at y=h and u=0, \(c_1=\frac{pg\sin(\alpha)}{2\mu}h\)

at y=0 and u=\(c_2\), \(\tau=\mu\frac{du}{dy}=0\)

u=\(\frac{pg\sin(\alpha)}{2\mu}(h^2 -y^2)\)

Figure \(\PageIndex{10}\): Parabola

As we can see from the figure, \(u_{max} \Rightarrow y=0\)

Revising the strain rate equation, \(\dot{\epsilon}=\frac{1}{2} \frac{du}{dy}=\frac{pg\sin(\alpha)}{2y} y\)

Figure \(\PageIndex{11}\): U_{max}

At \(\dot{\epsilon_{max}} \Rightarrow\) y=h

Thus, the strain rate (the rate at which strain is accumulating) ⇒ gradient in velocity, \(\neq\)velocity

It is important to note that the strain rate can be low even though the velocity is high.

Calculating Strain Rate

Now let's look at some real world examples calculating strain rate.

Figure \(\PageIndex{12}\): Strain Rate

The slope is \(\frac{\Delta e}{\Delta t}\)

=\(\frac{0.3}{1my}\cdot \frac{-1 my}{1e yr} \cdot \frac{1 yr}{3.15 e7 s}\)

=\(\frac{0.1}{1e13}=1e14 s^{-1}\) This is the strain rate

Strain rates are __very__ slow in the solid earth because rock deforms very slowly. But, other materials can deform much faster, such as an ice flow which deforms at about 1 inch a year. Flowing magma moves even faster, at about 1 inch per minute.

A key property that determines how a material deforms in response to stress, is viscosity. Common viscous materials are honey and tar. Viscosity is represented by \(\eta\) and is time dependent.

\(\eta =\frac{\sigma}{2\dot{\epsilon}}\) and \(\eta\) has units of (Pa)(s).

Viscous deformation if different than elastic deformation, \(\sigma=Ee\), which has a "constitutive relation" and defines the rheology.

To better understand elastic deformation, let's look at the figures below.

Figure \(\PageIndex{13}\): Different Material Deformation Responses

Figure \(\PageIndex{14}\): Applying Elastic Deformation

When all stress is removed, there is no net deformation, ie the deformation is recoverable.

Returning to viscous deformation, we know that visocisty and force have a time dependent relationship:

\[F=\eta\frac{dx}{dt}\]

When pulling a stick out of a very viscous fluid like honey or tar, the slower you pull (a larger \(\frac{dx}{dt}\)) the less force is required, and the faster you pull, the more force is needed.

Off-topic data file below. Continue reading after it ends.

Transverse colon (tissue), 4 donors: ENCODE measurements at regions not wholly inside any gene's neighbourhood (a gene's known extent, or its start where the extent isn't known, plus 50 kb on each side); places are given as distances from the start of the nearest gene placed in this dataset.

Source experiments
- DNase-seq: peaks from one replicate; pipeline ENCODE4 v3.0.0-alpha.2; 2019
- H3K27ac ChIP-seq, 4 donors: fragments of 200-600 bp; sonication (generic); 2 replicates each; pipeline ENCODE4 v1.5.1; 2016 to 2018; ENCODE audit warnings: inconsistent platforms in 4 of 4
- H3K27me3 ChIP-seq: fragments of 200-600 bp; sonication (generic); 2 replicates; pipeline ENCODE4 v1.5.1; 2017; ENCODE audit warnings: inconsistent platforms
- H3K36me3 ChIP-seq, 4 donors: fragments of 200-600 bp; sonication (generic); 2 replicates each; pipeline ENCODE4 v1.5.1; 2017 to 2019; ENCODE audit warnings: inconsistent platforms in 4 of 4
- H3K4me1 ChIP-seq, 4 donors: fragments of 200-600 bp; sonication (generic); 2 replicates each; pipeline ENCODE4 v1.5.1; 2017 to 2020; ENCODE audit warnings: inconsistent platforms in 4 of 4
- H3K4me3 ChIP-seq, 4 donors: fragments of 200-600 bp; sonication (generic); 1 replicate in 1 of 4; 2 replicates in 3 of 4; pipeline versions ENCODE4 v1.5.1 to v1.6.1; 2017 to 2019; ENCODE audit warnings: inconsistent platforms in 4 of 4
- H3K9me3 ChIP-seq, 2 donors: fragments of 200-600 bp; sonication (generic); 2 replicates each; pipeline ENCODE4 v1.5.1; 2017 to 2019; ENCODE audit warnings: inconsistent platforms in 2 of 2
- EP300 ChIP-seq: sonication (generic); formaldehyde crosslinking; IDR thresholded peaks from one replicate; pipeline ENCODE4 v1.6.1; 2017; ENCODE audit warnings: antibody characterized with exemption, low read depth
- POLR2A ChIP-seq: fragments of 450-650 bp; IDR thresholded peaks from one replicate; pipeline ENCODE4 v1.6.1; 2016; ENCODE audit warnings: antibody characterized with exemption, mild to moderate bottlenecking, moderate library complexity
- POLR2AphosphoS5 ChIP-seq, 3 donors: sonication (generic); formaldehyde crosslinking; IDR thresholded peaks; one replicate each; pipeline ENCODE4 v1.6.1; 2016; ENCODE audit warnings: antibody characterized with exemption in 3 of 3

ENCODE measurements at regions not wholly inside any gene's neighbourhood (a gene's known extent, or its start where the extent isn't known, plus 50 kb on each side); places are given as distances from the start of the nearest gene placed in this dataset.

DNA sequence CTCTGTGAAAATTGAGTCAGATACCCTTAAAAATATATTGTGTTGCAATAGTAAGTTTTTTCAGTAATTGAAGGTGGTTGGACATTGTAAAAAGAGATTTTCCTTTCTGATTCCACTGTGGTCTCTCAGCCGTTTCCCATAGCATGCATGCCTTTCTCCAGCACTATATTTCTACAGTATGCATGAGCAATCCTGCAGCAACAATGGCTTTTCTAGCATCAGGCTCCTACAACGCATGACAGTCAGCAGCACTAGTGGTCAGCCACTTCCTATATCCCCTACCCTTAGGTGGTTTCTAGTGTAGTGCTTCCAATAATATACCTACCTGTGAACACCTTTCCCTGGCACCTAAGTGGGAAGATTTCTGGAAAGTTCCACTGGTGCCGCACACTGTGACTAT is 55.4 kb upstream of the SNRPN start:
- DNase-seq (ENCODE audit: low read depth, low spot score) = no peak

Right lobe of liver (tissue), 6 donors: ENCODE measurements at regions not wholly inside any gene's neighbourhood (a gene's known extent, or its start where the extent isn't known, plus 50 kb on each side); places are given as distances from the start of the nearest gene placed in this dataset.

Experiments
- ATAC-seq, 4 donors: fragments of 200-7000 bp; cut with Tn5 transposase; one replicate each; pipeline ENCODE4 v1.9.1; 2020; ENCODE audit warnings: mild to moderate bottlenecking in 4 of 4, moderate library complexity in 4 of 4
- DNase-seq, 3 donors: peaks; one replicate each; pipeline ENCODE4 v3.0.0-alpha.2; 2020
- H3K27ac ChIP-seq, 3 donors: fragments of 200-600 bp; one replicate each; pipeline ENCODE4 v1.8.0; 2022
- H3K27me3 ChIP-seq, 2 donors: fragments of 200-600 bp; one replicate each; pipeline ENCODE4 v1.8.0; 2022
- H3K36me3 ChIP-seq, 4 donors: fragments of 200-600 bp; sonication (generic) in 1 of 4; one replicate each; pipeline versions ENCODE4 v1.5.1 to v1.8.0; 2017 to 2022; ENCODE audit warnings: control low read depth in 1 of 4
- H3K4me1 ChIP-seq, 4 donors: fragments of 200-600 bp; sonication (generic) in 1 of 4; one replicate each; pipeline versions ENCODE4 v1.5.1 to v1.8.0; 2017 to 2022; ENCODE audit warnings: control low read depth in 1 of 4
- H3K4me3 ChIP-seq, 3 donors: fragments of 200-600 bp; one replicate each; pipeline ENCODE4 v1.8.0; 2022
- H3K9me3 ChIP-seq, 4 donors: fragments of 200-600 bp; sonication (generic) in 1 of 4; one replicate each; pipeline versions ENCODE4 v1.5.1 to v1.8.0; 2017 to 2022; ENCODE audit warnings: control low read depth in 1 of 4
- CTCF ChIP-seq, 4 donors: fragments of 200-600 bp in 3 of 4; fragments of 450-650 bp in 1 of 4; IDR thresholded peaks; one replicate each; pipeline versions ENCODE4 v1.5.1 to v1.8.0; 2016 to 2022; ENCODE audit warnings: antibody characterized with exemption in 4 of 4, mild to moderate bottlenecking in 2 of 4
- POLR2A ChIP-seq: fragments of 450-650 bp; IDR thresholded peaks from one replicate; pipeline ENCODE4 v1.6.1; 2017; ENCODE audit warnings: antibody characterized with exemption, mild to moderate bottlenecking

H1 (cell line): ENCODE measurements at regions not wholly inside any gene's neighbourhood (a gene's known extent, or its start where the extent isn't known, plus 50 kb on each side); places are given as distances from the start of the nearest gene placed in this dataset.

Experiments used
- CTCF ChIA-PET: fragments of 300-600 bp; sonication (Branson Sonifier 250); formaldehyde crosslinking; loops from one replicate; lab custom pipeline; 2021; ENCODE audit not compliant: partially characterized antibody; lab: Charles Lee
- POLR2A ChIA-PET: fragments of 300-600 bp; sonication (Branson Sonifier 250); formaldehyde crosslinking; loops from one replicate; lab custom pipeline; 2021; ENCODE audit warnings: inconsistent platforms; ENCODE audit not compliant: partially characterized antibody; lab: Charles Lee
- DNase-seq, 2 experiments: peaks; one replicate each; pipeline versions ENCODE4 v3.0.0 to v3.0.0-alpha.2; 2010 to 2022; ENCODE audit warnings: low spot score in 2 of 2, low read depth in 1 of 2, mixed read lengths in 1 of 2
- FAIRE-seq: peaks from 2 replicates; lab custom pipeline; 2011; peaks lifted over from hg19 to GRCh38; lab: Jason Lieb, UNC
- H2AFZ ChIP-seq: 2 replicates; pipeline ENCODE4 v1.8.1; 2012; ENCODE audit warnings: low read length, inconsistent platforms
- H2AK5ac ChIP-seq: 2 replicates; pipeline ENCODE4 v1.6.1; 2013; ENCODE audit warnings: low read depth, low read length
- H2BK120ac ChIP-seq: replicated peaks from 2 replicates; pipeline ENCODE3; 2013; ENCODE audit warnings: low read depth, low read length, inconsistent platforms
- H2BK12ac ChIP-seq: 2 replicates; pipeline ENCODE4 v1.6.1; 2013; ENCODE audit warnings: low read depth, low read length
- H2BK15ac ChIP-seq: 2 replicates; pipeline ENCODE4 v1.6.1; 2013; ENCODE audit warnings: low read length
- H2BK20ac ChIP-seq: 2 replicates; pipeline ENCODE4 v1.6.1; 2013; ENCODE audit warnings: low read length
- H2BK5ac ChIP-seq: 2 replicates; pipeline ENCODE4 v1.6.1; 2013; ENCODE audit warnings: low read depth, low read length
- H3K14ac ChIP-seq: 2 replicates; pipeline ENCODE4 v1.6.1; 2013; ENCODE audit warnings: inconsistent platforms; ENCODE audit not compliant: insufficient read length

Figure \(\PageIndex{15}\): Viscous Deformation

When stress is removed, flow stops which is non-recoverable deformation. However, it is reversible deformation.

Using silly putty as an example, let's figure out how fast it will deform given an applied stress.

We already know that \(\eta\)=(Pa)(s) and

\[\sigma =2\eta\dot{\epsilon}\]

\[Pa=Pa(s)\frac{1}{s}\]

\[e_s=\frac{1}{2}\frac{\Delta x}{y}\]

\[\sigma_s=2\eta\frac{1}{2}\frac{\Delta x}{y}\]

\[=\eta\frac{\Delta x}{y}\]

\[e_n=\frac{\Delta L}{L}\]

\[\sigma_n=2\eta\frac{\Delta L}{L}\]

For a solid rock, \(\eta \approx 10^{18} -10^{25}\) (Pa)(s) and

\(\dot{\epsilon} \approx 10^{-12} - 10^{-18} s^{-1}\)

Typical \(\dot{\epsilon}\) for the mantle is about \(10^{-15} s^{-1}\) and for a shear zone \(\dot{\epsilon}\) is about \(10^{-13} s^{-1}\).

Viscosity values for ice range from \(10^{11}-10^{13}\) (Pa)(s) and for lava \(10^{2}-10^{6}\) (Pa)(s).

The time scale for deformation is \(\tau \propto \frac{1}{\dot{\epsilon}} \cdot \frac{1s}{10^{-15}}\backsim \frac{10^{15}s\cdot yr}{3.15e7s} \cdot \frac{my}{1e6 yr} \approx 30 my\)

\(\tau \propto \frac{1}{10^{-18}} \Rightarrow 30 \cdot 1000 myr \Rightarrow 30Byr\) This is older than the age of the Earth, thus this is not deforming viscously.

We often only think about viscous flow in terms of order of magnitude due to the large range in viscosity values. Viscosity depends on a lot of properties of the rock and the physical conditions. Such properties include: composition, grain-size, water in minerals, presence of melt, presence of gar, and grains in the melt.